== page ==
[Python-Dev] Polymorphic best practices [was: (Not) delaying the 3.2 release]
solipsis at pitrou.net
Fri Sep 17 12:10:26 CEST 2010
Le jeudi 16 septembre 2010 à 22:51 -0400, R. David Murray a écrit :
> > > On disk, using utf-8,
> > > one might store the text representation of the message, rather than
> > > the wire-format (ASCII encoded) version. We might want to write such
> > > messages from scratch.
> > But then the user knows the encoding (by "user" I mean what/whoever
> > calls the email API) and mentions it to the email package.
> Yes? And then? The email package still has to parse the file, and it
> can't use its normal parse-the-RFC-data parser because the file could
> contain *legitimate* non-ASCII header data. So there has to be a separate
> parser for this case that will convert the non-ASCII data into RFC2047
> encoded data. At that point you have two parsers that share a bunch of
> code...and my current implementation lets the input to the second parser
> be text, which is the natural representation of that data, the one the
> user or application writer is going to expect.
But you said it yourself: that "e-mail-like data" data is not an email.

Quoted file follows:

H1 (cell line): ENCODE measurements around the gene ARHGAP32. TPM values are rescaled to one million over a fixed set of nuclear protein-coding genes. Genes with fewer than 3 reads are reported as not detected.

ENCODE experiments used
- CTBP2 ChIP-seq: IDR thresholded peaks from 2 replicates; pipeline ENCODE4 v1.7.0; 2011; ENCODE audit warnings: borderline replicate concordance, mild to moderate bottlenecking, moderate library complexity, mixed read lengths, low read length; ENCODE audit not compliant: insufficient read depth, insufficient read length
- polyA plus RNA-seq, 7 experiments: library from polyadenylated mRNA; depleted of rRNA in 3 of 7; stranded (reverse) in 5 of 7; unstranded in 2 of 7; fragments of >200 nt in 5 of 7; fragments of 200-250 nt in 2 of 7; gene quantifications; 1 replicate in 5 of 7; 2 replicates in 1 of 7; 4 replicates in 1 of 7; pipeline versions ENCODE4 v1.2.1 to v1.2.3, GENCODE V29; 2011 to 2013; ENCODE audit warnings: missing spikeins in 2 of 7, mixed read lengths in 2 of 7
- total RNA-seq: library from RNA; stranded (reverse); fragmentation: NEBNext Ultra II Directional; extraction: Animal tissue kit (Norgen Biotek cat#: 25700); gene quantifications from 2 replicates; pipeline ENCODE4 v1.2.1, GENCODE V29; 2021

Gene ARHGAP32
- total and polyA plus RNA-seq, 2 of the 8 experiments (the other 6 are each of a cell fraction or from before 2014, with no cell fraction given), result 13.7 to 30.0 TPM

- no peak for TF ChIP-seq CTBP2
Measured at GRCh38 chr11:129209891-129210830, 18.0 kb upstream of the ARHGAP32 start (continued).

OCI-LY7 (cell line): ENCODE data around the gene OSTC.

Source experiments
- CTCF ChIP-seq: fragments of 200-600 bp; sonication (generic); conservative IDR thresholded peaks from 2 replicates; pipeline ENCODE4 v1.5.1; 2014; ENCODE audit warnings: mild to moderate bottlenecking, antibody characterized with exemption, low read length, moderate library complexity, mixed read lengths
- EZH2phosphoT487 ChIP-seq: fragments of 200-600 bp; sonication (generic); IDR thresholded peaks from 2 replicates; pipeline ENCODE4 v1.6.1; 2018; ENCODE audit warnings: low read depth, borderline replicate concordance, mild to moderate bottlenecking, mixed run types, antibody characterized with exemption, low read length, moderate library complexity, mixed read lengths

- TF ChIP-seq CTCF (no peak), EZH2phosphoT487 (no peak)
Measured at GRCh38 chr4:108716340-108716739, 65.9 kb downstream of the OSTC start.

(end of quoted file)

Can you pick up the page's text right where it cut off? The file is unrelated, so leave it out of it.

You could have a separate converter class for these special cases.
Also, I don't understand why an application would want to assemble an
e-mail by itself if it doesn't know how to do so, and produces wrong
data. Why not simply let the application do:
m = Message()
m.add_header("From", "Accented Bàrry <barry at python.org>")
> > And then you have two separate worlds while ultimately the same
> > concepts are underlying. A library accepting BytesMessage will crash
> > when a program wants to give a StringMessage and vice-versa. That
> > doesn't sound very practical.
> Yes, and a library accepting bytes will crash when a program wants
> to give it a string. So? That's how Python3 works. Unless, of
> course, the application decides to be polymorphic :)
Well, the application wants to handle abstracted e-mail messages. I'm
sure people would rather not deal with the difference(s) between
BytesMessages and StringMessages.
That's like saying we should have BytesConfigParser for bytes
configuration files and StringConfigParser for string configuration
files, with incompatible APIs.
> On the other hand, that might be a way to make the current API work
> at least a little bit better with 8bit input data. I'll have to think
> about that...
Yes, that's what I was talking about.
You can even choose ("ascii", "surrogateescape") if you don't want to
wrongly choose an 8-bit encoding such as utf-8 or latin-1.
(I'm deliberately ignoring the case where people would use a non-ASCII
compatible encoding such as utf-16; I hope you don't want to support
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